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Here’s how to save costs when home building

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Rising construction costs have made cost savings a top priority for those building and renovating their homes, and new processes are offered that are meant to help them do just that.

CoreLogic’s latest Cordell Construction Cost Index shows that the rate of increase in costs has accelerated again in the three months to October.

The cost of building a standard 200m² brick-and-tile house rose 3.4% nationally in the quarter. 2.6% increase over the last 3 monthsIt increased the annual growth rate to 9.6% from 7.7% in the previous quarter.

This contributes to Declining demand for new homesWhen Recession in demand for home renovation products project.

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However, there is a growing number of products on the market aimed at making home building projects more affordable.

One initiative comes from the design and construction company Box. The company recently launched Artis, an offshoot business focused on smaller homes and a simplified and more affordable design process.

Laura McLeod, design lead at Artis, said consumer affordability issues and rising construction costs are driving the new business.

The business wanted to offer the housing market options that allowed for beautiful, modern designs, but kept a close eye on budgets. Clever and efficient use of space and materials is one way she does that, she said.

An example of Artis


An example of Artis “block” housing.

“We have taken important lessons from the Box experience to create compact homes, typically 30m² to 130m², that are accessible to more people.

“A streamlined process uses a series of ‘blocks’. Move blocks to create a floor plan and complete it by selecting interior and exterior fixtures. ”

Pre-considered design elements remove many of the difficult decisions while keeping people involved in fun decisions, saving time and money in design fees and the build itself, she says.

The house price guide starts at $250,000 for a 45m² studio and $600,000 for a 3 bedroom 110m² house.

Additional site labor costs may be incurred and building consent is included in the contract, while resource consent costs are added as they are site specific and often require expert input.

But by tackling smaller, standard details, an Artis build could take 10% to 50% less time than a typical architectural build, which takes nine to 12 months, McLeod said. increase.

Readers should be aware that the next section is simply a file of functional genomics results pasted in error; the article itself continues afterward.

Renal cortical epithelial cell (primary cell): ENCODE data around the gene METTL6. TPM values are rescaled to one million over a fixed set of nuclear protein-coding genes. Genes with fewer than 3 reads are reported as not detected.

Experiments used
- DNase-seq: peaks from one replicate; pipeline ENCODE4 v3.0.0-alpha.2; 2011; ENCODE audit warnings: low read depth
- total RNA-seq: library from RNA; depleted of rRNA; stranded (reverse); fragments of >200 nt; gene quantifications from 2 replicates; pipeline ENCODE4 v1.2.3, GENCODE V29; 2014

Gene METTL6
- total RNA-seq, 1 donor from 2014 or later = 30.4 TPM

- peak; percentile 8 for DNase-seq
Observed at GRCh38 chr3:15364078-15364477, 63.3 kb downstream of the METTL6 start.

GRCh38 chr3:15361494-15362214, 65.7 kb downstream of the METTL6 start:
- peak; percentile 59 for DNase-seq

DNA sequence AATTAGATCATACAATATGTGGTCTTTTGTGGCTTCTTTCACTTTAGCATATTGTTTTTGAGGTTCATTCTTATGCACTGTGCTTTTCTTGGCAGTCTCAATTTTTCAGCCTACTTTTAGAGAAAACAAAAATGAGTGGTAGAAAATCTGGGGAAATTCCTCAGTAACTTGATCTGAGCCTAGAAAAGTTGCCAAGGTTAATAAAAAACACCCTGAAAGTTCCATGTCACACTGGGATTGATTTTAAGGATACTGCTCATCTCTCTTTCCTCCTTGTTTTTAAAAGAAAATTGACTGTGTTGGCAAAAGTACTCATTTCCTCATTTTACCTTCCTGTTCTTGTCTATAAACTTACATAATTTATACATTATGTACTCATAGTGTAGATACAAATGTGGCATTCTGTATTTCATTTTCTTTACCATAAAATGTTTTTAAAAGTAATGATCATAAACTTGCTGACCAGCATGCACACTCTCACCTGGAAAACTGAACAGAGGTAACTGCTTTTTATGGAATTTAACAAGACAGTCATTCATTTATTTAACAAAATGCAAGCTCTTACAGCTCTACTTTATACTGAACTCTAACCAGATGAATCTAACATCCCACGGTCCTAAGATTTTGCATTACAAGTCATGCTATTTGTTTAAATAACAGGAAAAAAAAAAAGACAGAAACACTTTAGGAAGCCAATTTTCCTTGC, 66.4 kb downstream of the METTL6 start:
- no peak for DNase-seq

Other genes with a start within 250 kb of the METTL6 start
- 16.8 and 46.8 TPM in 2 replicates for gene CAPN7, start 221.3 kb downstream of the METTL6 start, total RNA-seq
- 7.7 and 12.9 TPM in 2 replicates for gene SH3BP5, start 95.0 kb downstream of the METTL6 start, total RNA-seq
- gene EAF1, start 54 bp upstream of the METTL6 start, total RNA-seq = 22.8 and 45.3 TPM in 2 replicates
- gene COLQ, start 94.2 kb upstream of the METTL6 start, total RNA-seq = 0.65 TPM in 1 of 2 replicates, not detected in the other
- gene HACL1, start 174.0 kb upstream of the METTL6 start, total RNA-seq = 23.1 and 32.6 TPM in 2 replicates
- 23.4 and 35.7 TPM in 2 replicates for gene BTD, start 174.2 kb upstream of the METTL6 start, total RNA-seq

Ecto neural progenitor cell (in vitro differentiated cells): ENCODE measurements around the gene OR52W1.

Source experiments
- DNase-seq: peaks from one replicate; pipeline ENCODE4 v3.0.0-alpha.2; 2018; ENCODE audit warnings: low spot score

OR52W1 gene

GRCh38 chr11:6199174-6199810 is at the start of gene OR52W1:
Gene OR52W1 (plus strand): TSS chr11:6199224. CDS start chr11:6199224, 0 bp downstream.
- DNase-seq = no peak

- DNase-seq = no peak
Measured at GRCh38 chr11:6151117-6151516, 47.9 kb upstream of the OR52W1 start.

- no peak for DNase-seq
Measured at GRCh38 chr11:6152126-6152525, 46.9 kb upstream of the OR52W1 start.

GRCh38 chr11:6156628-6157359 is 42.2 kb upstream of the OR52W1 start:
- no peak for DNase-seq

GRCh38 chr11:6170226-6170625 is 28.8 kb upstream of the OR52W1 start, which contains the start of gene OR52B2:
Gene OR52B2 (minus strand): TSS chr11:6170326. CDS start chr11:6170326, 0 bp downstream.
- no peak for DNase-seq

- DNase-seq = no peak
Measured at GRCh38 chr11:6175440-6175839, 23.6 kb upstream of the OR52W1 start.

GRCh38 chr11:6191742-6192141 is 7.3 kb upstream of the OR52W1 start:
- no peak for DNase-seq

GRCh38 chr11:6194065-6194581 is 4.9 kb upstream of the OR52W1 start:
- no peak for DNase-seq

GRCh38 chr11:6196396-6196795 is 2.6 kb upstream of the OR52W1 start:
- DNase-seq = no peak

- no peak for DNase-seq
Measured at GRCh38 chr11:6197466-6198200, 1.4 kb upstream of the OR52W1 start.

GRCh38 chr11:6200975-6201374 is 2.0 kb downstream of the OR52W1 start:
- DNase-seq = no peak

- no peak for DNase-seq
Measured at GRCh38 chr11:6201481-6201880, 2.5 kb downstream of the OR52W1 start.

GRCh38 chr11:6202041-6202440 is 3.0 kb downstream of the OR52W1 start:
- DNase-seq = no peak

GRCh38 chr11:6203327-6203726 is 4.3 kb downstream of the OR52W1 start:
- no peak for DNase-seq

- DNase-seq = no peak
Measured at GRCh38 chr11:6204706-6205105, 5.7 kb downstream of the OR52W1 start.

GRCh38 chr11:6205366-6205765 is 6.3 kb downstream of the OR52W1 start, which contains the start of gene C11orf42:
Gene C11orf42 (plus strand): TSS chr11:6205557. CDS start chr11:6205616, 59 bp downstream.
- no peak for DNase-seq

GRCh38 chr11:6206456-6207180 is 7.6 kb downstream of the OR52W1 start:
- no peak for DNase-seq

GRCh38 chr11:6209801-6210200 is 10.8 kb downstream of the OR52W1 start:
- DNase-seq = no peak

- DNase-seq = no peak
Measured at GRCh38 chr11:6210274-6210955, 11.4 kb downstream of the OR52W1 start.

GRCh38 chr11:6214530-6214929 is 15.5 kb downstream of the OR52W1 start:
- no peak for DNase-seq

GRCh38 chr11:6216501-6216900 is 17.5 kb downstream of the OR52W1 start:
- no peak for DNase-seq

“There is a strong market for small builds and we have seen interest from our clients in adding small units for children, everything from first-time buyers to couples downsizing.

“New Zealand is becoming increasingly cosmopolitan and diverse, and with that comes a natural cultural shift that makes people more open to different styles and sizes of life.”

To date, she says two Artis homes, both city infill projects, have been built, and five more are in the design phase.

Increased use of prefabricated house technology Products are another solution, with the government announcing new regulations in June to support prefabricated manufacturer schemes. It is expected to contribute to speeding up construction and reducing costs.

The use of prefabricated house technology and products is increasing.


The use of prefabricated house technology and products is increasing.

Napier businessman Baden Rohl says five years ago he was frustrated by the “excessive” cost of building a house, which prompted him to consider importing prefabricated homes and materials from China. .

He currently has a building permit to meet NZ building codes but build steel framed homes using prefabricated materials imported from China. About 96% of the materials needed can be imported, he says.

“The cost of construction will be around $850/m² plus GST as opposed to around $3000 plus GST for conventional construction. That’s a big difference.

“In addition to materials, there are also cost savings from construction methods that reduce construction time. Instead of a 16-week build, it takes nine or ten weeks.”

He says this could reduce the cost of a typical New Zealand build by at least about 30%.

“Conventional construction here comes at a ridiculous cost, so people are turning to alternatives because they can’t afford them. Taking advantage is making the construction process cheaper and faster during times of economic uncertainty.”

With one house completed and another underway using Rawle’s imported materials, he’s now figuring out how best to proceed with the initiative.

Cost-cutting considerations are also influencing what new home remodelers and builders want when it comes to technology to improve their homes, new research shows.

In a survey of 153 people remodeling or building a new home for Schneider Electric’s PDL by research firm Perceptive, 92% of respondents said their home would be more sustainable if it saved them money in the long run. It turns out that we will invest more in the technology to make it possible. .

Three in ten respondents say sustainability is one of the most important factors, as they want to reduce both long-term costs and environmental impact.

Solar power and smart home technology, including electric timers, smart power outlets, lighting and motion sensors for energy management and monitoring, were the most popular features to consider.

Rob Knight, residential electrical design consultant at PDL, says improving energy efficiency is the top reason for adopting smart home technology, with 21% of remodelers opting for it.

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